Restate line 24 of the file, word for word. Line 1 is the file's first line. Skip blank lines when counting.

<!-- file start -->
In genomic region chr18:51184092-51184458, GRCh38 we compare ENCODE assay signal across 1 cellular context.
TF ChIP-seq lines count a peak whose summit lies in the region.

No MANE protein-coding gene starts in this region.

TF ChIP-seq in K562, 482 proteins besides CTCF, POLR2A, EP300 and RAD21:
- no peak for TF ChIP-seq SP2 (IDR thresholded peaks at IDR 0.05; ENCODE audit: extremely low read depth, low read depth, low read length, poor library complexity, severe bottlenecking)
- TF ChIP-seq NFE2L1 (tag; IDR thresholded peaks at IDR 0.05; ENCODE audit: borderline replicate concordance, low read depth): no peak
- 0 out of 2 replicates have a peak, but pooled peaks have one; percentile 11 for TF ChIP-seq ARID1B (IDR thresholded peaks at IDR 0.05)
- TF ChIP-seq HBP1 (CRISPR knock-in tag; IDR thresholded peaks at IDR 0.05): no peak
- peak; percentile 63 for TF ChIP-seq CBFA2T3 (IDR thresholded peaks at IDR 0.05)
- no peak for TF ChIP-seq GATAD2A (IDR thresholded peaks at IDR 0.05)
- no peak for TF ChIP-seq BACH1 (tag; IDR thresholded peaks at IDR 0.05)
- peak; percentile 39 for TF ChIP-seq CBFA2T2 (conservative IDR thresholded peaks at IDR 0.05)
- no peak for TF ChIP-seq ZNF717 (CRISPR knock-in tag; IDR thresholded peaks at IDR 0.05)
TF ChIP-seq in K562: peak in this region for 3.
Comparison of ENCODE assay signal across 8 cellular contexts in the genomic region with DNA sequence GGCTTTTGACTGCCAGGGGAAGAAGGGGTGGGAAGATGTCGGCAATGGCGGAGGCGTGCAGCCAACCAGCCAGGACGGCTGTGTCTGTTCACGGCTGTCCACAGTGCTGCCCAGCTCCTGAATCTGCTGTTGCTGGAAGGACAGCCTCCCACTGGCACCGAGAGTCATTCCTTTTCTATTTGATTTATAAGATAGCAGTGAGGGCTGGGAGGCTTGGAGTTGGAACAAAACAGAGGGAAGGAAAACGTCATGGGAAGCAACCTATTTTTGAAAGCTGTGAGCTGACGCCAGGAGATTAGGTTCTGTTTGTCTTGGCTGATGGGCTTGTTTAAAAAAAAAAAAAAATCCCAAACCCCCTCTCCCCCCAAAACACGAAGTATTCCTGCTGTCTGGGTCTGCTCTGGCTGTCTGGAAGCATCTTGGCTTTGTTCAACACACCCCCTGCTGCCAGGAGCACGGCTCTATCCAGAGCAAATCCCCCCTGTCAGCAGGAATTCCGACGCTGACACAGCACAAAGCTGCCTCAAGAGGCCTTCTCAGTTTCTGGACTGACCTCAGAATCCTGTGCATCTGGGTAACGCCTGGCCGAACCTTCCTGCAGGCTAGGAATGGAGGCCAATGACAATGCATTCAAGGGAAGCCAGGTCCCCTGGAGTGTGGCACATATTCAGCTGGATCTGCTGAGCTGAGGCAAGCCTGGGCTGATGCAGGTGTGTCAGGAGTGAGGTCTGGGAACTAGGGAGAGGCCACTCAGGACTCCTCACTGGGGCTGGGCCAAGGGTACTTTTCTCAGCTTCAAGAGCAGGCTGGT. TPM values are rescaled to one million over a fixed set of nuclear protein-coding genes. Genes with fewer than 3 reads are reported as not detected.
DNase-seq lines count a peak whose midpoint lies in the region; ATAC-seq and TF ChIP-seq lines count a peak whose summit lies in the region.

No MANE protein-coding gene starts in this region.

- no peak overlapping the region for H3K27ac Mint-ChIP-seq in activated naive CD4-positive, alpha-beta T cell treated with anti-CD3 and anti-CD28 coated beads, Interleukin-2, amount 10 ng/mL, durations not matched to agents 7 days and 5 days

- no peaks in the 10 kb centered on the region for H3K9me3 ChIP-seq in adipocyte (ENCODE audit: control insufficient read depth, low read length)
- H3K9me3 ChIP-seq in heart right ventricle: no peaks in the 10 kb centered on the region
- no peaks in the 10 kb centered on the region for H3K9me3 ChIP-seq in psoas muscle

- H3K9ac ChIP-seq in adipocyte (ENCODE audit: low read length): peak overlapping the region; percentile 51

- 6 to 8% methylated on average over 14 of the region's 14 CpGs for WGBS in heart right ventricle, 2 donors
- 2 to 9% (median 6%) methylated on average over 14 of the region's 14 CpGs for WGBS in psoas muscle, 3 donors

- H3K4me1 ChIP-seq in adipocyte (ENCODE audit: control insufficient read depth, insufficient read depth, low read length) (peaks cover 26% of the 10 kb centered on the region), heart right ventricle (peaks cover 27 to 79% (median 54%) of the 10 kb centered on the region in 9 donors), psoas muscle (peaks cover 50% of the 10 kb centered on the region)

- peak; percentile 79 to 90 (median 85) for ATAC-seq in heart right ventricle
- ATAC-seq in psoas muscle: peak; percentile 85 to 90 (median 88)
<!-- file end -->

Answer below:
- 2 to 9% (median 6%) methylated on average over 14 of the region's 14 CpGs for WGBS in psoas muscle, 3 donors